In this edition of Toronto Maple Leafs’ News & Rumors, I want to focus on the team’s goalie situation. First, yesterday the team moved out its goalie coach after seven seasons. What might that mean?
Second, I want to comment about what kind of goalie the team might need to go a longer way in the postseason. Building off that commentary, I’ll share information about Ville Husso, who’s been on the Maple Leafs’ fans radar for a while. Finally, I’ll even throw out the crazy question of whether the St. Louis Blues might like Husso enough to consider moving Jordan Binnington to keep him? The Blues are the team that knows both goalies the best.
Item One: Goaltending Coach Steve Briere Is Gone
It looks as if the Maple Leafs have decided that at least one of their coaches wasn’t up to snuff and should be replaced. Yesterday, it was reported that goaltending coach Steve Briere would not be back for the 2022-23 season.
It could be that Briere was blamed for some of the goalie issues the team recently faced. For example, Jack Campbell had a second-half swoon or Petr Mrazek’s season was tough from start to finish. Or, it could be that he was the victim of being a leftover from another management group and head coach Sheldon Keefe (or Kyle Dubas) wanted his own person in that job.
Briere had been the Maple Leafs’ goalie coach since 2015-16. The team’s goaltending could be interesting this season. It’s up-in-the-air with Campbell’s re-signing being an unknown at this time or whether Petr Mrazek might stay here or move somewhere else. This new hire will be one to watch to see if there might be any inkling of what’s on the horizon for the team. (from “Steve Briere out as Maple Leafs goalie coach, Lance Hornby, Toronto Sun, 09/06/2022).
Item Two: What Kind of Goalie Do the Maple Leafs Need?
In considering the team’s goaltending, what kind of goalie does the team need to enhance its chances for postseason success? The Stanley Cup race is unfolding in an interesting way, which I noted it yesterday in my post about the Colorado Avalanche vs. whatever team becomes the Eastern Conference winner. No surprise, goaltending has mattered in this Stanley Cup.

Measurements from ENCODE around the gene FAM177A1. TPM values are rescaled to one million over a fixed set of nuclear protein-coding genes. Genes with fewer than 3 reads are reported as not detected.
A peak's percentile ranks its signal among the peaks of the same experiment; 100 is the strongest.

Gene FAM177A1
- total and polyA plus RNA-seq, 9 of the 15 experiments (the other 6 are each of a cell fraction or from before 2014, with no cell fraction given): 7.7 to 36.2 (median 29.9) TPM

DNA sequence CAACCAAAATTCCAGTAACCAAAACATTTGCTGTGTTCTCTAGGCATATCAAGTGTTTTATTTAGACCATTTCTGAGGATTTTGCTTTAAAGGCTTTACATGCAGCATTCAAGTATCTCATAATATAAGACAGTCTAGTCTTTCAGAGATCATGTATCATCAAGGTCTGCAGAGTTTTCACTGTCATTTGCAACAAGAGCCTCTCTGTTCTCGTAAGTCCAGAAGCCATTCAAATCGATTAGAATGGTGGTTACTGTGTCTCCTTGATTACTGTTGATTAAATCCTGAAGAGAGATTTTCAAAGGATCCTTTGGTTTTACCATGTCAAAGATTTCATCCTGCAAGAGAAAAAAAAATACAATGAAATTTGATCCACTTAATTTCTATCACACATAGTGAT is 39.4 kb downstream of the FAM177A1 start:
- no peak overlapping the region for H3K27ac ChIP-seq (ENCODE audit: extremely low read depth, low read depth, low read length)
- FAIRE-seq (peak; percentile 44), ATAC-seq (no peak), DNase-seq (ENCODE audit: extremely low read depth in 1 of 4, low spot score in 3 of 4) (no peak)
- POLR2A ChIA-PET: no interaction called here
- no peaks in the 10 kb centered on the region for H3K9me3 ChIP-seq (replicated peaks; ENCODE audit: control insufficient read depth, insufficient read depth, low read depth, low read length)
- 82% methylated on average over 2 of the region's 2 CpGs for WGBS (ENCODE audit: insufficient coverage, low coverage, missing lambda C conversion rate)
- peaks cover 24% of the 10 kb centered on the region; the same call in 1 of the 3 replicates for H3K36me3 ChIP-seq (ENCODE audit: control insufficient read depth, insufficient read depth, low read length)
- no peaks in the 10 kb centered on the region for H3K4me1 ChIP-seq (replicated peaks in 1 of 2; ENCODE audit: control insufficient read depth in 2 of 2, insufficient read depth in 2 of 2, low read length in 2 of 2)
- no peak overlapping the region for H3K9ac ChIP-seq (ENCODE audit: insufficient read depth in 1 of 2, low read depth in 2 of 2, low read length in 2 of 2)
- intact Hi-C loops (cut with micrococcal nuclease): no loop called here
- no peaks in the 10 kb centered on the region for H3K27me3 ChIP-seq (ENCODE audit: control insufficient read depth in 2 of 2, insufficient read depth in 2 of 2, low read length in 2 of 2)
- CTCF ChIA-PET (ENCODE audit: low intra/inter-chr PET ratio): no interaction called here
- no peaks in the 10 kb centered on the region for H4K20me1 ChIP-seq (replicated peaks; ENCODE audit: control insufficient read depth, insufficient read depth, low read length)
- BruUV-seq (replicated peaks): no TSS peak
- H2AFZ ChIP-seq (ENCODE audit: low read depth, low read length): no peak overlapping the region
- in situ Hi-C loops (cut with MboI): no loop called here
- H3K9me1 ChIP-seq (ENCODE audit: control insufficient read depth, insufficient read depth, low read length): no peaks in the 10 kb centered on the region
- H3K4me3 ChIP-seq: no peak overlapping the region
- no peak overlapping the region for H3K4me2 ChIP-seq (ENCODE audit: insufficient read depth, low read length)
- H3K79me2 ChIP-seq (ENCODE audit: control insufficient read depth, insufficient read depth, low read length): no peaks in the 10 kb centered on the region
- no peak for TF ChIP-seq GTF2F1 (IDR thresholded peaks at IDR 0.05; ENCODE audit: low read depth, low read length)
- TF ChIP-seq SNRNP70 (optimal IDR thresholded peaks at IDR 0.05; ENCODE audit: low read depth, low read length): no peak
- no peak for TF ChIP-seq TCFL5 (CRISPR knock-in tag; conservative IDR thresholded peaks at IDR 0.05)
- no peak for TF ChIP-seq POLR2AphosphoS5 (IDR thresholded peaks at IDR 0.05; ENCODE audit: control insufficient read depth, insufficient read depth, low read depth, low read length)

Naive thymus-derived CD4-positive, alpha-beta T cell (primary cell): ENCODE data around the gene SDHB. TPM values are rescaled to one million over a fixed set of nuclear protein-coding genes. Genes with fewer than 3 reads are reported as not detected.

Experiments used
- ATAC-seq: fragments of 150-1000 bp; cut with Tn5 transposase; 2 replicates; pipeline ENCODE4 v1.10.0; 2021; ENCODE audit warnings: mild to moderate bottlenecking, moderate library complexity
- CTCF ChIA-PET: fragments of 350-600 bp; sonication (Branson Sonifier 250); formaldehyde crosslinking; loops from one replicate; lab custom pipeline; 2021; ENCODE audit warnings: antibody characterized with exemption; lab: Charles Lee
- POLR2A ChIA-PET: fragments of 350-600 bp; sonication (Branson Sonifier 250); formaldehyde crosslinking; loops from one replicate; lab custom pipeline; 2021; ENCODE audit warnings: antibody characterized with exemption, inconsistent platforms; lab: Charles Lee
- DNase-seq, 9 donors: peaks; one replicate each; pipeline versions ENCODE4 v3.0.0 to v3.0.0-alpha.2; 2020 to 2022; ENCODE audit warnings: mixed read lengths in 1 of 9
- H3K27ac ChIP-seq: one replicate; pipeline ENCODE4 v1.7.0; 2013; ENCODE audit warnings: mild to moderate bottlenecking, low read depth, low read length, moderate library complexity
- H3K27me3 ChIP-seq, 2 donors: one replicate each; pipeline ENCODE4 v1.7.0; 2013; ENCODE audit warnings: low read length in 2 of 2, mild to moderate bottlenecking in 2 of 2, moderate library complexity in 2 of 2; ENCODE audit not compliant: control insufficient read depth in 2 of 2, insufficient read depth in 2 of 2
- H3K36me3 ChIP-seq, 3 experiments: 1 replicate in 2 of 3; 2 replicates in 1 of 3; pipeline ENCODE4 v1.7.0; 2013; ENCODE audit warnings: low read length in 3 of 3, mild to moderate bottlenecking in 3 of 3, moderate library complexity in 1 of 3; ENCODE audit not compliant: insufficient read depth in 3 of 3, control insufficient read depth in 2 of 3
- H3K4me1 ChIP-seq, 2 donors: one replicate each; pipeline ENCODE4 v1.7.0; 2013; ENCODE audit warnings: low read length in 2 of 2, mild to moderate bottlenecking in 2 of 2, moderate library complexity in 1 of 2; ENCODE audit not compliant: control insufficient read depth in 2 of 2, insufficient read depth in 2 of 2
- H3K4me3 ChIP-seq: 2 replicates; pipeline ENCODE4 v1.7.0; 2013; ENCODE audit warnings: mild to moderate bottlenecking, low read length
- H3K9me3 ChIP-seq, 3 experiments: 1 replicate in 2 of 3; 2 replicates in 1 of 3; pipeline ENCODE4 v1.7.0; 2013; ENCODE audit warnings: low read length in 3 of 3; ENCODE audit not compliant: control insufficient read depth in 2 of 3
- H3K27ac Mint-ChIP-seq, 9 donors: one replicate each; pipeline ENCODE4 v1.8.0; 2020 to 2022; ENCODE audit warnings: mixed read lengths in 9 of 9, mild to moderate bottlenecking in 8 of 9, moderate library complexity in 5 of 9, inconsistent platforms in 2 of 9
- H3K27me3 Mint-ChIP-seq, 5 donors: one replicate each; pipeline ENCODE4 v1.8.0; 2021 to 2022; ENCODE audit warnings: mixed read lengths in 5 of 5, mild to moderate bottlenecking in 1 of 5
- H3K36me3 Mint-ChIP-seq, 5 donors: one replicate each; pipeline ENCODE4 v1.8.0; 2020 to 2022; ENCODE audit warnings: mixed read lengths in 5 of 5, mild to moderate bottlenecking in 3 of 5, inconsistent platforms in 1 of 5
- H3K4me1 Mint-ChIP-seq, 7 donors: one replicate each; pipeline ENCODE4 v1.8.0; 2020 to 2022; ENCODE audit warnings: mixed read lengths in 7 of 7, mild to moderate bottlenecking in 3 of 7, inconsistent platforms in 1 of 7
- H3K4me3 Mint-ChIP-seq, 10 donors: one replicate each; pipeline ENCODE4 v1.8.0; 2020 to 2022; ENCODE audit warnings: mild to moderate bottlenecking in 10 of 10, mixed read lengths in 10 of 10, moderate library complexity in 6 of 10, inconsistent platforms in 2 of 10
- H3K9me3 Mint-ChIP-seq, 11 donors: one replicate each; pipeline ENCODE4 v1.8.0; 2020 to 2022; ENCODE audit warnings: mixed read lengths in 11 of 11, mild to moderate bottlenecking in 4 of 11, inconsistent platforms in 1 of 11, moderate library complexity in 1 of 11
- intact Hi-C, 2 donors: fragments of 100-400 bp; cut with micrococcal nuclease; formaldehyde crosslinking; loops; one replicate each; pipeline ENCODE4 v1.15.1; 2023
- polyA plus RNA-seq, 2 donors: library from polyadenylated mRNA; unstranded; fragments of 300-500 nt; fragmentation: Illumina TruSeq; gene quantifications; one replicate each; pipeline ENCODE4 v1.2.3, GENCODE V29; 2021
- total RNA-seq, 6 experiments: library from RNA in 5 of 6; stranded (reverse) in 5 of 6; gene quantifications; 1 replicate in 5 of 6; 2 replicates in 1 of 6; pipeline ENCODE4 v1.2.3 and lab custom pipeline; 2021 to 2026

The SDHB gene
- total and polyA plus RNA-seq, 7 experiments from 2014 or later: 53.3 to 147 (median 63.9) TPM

[As an aside, it looks like the team representing the Eastern Conference might be the team the Maple Leafs almost beat in the first-round, the Tampa Bay Lightning. Hmmm.]
Both Eastern Conference teams are goalie-centered. The battle for supremacy in the East is a battle of these elite goalies. In contrast, the Avalanche as a team has solid goaltending, but it would be hard to call their goalies elite. My point is that I’d love to see the Maple Leafs find an elite goalie to go along with what I see as a strong group of forwards and a defense that’s much better in my eyes than some fans seem to think.
If I’m right, where might the Maple Leafs find an elite goalie? I don’t think it will be one of the experienced goalies who are out there now – the Braden Holtby’s for example. I like the guy; he’s been good; he’s even won a Stanley Cup; but, has he had his day? How much better is he than Mrazek right now? What are the choices?
If the team doesn’t sign Campbell, I’m hoping they take a flyer on a relatively unknown goalie. Harri Sateri or a Ville Husso come to mind. Adequate goaltending will get the Maple Leafs to the playoffs, but only elite goaltending will get them to the top of the NHL when the postseason is over. Who out there could become an elite goalie? That’s the question.
Item Three: What About Ville Husso, or His Alternative?
Ville Husso’s name keeps popping up as a favorite among fans to become the Maple Leafs’ goalie of the future. Husso is a 27-year-old from Finland. He started the season as the St. Louis Blues’ backup goalie, but he was good enough to take over the starting job during mid-season. In total, he played 40 games with the Blues, and he compiled a 25-7-6 record, with a goals-against-average of 2.56, and a save percentage of .919.